What is Walmart's dress code
Nothing upsets workers more than bosses spying on them. There have been many such cases in the past. The discounter Lidl, for example, had employees monitored with hidden cameras. The company hired detectives to spy on the living conditions of the employees. The textile discounter Kik is even said to have checked the private financial situation of its employees.
Railway, post office and telecom and others had fallen into disrepute. The railway, for example, monitored employees and listened to phone calls because it wanted to track down corruption. And Telekom had phone calls from employees and journalists monitored. Swiss Post kept medical files on employees at some locations and even collected the most intimate details about the health of employees.
It was all wrong.
A very special regulation from the US supermarket chain Wal-Mart was also not okay. It wanted to enforce in its so-called ethical guidelines that employees avoid private contacts. The matter ended up in court: The German works council had taken action against these ethical guidelines. The labor court in Wuppertal prohibited some provisions in the 28-page treatise, including the ban on flirting.
Wal-Mart wanted to dictate to employees: "You must not go out or have a romantic relationship with someone if you can influence that person's working conditions or if the employee can influence your working conditions." The guideline also prohibits "sexually interpretable communication of any kind". The Verdi union saw the court's decision as a success. The code contained serious encroachments on personal rights, it was said at the time. Wal-Mart has long since withdrawn from Germany and sold its German branches to competitor Metro.
The Apple training book even prescribes body language
However, not every rule of conduct is immoral. This includes, for example, when sellers are given the wording. After all, they have a say in the company's image in the shops. Instructions and language rules are common in many companies. This should ensure a uniform appearance and a clear customer approach. The US computer company Apple, for example, is said to have summarized such language rules in a workbook.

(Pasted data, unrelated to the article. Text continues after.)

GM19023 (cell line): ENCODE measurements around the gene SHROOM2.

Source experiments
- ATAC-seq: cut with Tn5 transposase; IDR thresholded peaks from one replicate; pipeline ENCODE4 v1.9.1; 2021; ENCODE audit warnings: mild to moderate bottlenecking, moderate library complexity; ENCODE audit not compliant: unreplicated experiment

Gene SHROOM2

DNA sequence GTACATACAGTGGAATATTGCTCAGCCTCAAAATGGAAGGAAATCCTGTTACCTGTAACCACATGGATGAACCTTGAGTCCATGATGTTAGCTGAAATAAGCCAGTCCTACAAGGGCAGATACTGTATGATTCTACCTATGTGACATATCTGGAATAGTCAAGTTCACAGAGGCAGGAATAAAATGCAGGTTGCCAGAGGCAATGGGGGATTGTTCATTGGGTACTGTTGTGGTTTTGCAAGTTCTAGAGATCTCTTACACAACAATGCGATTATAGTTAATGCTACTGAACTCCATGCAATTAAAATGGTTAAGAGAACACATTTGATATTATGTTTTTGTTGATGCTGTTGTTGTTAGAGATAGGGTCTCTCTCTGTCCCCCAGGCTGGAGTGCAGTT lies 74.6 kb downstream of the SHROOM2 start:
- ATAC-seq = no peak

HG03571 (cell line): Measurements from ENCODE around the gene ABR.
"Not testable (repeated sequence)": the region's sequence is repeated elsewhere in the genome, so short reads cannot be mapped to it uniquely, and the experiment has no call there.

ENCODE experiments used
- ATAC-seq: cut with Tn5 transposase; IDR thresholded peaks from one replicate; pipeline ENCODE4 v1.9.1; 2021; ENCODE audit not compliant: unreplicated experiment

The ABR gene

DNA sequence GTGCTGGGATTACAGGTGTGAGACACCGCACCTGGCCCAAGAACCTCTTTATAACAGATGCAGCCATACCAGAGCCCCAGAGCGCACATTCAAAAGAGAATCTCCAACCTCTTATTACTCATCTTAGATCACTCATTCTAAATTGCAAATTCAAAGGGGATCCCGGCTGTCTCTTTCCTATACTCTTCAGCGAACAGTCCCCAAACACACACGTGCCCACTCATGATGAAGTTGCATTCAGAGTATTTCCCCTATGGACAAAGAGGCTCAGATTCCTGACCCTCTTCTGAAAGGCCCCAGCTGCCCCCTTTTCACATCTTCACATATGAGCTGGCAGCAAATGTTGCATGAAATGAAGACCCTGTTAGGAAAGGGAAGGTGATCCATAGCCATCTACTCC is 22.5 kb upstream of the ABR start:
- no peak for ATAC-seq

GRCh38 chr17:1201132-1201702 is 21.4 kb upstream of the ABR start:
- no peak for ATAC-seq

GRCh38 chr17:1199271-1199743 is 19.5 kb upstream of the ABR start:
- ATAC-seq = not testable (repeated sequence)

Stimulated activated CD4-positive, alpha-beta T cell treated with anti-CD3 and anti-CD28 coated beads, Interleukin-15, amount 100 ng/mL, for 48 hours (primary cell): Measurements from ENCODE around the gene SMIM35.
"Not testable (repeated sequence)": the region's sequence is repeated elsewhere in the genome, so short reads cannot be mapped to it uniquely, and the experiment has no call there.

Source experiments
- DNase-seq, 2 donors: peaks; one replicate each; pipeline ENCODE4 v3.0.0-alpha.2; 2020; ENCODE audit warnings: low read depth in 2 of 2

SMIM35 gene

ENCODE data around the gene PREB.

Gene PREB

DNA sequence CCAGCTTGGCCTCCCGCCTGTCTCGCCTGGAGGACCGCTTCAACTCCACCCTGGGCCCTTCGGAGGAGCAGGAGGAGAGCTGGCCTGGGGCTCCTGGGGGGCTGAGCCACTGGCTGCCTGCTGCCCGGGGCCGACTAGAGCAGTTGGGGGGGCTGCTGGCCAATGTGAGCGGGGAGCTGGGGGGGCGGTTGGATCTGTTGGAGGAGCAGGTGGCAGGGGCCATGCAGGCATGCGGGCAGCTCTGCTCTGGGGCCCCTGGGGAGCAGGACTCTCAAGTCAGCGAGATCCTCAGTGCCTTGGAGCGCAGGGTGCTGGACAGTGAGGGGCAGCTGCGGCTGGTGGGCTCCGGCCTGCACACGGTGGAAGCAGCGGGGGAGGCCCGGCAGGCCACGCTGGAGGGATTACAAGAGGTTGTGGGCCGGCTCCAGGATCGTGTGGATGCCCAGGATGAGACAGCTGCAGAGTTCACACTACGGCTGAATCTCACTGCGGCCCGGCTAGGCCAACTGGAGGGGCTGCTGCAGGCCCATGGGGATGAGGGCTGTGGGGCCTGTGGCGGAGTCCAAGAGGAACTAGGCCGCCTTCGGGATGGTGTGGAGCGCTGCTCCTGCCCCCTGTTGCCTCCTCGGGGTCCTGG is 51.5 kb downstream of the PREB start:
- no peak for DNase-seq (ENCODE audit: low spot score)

The Apple book is circulating in excerpts on the technology blog gizmodo. There are clear instructions to salespeople and advisors as to what they can and cannot say. For example, on the index is the word "crash". "Never say crash," says the blog. Apple computers don't crash, they "don't answer". "Problems" are "situations" or "conditions". The laptops do not run “hot”, but “heat up” and the products are by no means “incompatible”, but “do not work together”.
The training book is even supposed to dictate body language: those who rub their nose or eyes are signaling secrecy, those who put their heads in their hands show boredom and those who sit on the edge of a chair are open-minded and cooperative. The aim of all instructions is to make the customer feel good. He should leave the shop happy and satisfied with a sales contract in his pocket.
A Duz rule cannot be enforced
Companies are also allowed to specify a dress code - especially for employees with customer contact. This was decided by the Cologne Regional Labor Court two years ago for the passenger control officers at Cologne / Bonn Airport. Since then, they have only been allowed to appear in white or flesh-colored underwear if this serves to protect the uniforms provided by the employer and to ensure a neat appearance. Patternlessness and colorlessness also applies to fine tights and socks.
In addition, the boss can request that the hair be washed and the beard shaved. The fact that men were forbidden to dye their hair and that women should only paint their fingernails in one color went too far for the judges. Dress codes are also common at banks. At the major Swiss bank UBS, tight skirts and brightly colored ties are frowned upon for counter employees.
On the other hand, it is undisputed that a Duz regulation, as with the Ikea furniture store, cannot be enforced. However, employees may turn themselves into outsiders if they insist on "you". If the "you" is part of the corporate culture, then you should stick to it - or look for a new company.
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